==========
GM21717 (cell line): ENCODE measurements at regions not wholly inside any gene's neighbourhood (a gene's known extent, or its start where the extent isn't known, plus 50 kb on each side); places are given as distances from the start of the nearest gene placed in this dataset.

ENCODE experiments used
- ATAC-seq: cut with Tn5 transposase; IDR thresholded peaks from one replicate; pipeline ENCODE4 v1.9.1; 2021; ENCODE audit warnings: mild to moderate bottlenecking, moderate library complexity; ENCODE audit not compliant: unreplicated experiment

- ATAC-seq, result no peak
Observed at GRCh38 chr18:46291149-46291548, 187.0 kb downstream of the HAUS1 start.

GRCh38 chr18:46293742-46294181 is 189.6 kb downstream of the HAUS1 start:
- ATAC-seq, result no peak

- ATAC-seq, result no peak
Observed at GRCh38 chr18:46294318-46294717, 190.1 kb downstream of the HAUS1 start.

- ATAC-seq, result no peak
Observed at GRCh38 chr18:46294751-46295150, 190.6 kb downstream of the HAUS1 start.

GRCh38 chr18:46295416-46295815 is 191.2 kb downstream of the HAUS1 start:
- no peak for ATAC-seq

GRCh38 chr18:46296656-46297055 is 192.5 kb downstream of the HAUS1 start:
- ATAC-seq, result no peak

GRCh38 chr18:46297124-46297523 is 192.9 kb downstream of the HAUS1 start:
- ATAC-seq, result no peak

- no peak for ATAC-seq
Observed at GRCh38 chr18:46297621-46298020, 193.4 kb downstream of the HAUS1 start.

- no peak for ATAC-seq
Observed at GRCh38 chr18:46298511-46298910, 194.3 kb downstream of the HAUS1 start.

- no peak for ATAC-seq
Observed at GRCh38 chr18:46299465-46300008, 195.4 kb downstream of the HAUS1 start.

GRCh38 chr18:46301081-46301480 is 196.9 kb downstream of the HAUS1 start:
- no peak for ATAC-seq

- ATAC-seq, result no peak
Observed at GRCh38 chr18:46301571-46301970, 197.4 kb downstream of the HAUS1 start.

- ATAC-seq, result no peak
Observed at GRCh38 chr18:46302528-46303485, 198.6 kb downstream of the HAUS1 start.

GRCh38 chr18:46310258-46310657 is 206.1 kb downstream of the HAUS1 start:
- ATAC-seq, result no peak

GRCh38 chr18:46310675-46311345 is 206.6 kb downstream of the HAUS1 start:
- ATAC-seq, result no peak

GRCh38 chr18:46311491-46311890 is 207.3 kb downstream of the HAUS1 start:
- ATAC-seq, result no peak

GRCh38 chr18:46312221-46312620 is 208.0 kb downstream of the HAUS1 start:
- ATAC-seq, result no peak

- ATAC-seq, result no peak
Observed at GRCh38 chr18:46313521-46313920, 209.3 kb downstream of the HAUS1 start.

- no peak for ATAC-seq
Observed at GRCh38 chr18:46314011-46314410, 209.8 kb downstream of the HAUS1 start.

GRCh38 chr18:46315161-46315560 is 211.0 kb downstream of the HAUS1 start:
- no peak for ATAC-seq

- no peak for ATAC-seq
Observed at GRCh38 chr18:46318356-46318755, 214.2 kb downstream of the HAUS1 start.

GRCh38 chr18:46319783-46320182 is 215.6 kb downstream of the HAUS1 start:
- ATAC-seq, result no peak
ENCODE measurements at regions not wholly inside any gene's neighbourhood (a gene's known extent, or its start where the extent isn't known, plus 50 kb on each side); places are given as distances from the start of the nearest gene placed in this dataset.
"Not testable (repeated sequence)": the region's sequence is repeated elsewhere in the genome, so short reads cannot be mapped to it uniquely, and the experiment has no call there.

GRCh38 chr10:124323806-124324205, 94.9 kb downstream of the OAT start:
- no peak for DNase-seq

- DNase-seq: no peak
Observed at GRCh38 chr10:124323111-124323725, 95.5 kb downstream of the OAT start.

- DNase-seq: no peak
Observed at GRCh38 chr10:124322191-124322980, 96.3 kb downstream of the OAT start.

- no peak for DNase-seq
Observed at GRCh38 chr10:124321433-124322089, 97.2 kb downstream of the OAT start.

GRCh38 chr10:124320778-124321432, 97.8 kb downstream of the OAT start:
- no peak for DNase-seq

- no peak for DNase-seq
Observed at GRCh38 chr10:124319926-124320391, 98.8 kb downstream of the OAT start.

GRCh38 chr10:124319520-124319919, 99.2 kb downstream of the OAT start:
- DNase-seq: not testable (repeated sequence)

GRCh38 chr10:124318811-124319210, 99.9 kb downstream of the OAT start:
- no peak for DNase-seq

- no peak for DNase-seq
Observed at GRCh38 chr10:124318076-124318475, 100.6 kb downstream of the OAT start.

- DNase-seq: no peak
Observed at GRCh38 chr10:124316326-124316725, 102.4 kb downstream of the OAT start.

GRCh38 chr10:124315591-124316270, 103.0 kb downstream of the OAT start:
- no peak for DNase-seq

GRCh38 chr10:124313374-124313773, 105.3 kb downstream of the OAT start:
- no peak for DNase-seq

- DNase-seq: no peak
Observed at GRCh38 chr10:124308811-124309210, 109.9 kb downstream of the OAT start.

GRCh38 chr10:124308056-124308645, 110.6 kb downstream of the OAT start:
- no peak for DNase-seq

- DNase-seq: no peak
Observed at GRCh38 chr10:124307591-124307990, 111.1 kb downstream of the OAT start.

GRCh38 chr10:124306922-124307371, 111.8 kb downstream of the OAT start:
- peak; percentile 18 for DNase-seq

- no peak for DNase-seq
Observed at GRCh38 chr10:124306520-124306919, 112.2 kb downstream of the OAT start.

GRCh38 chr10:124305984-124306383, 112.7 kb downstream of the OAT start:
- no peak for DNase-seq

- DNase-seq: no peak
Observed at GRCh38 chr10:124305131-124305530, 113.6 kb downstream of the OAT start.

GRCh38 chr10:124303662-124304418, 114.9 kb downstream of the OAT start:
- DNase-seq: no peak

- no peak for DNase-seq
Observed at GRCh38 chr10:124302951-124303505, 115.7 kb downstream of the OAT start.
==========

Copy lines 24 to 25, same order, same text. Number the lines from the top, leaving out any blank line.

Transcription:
GRCh38 chr18:46301081-46301480 is 196.9 kb downstream of the HAUS1 start:
- no peak for ATAC-seq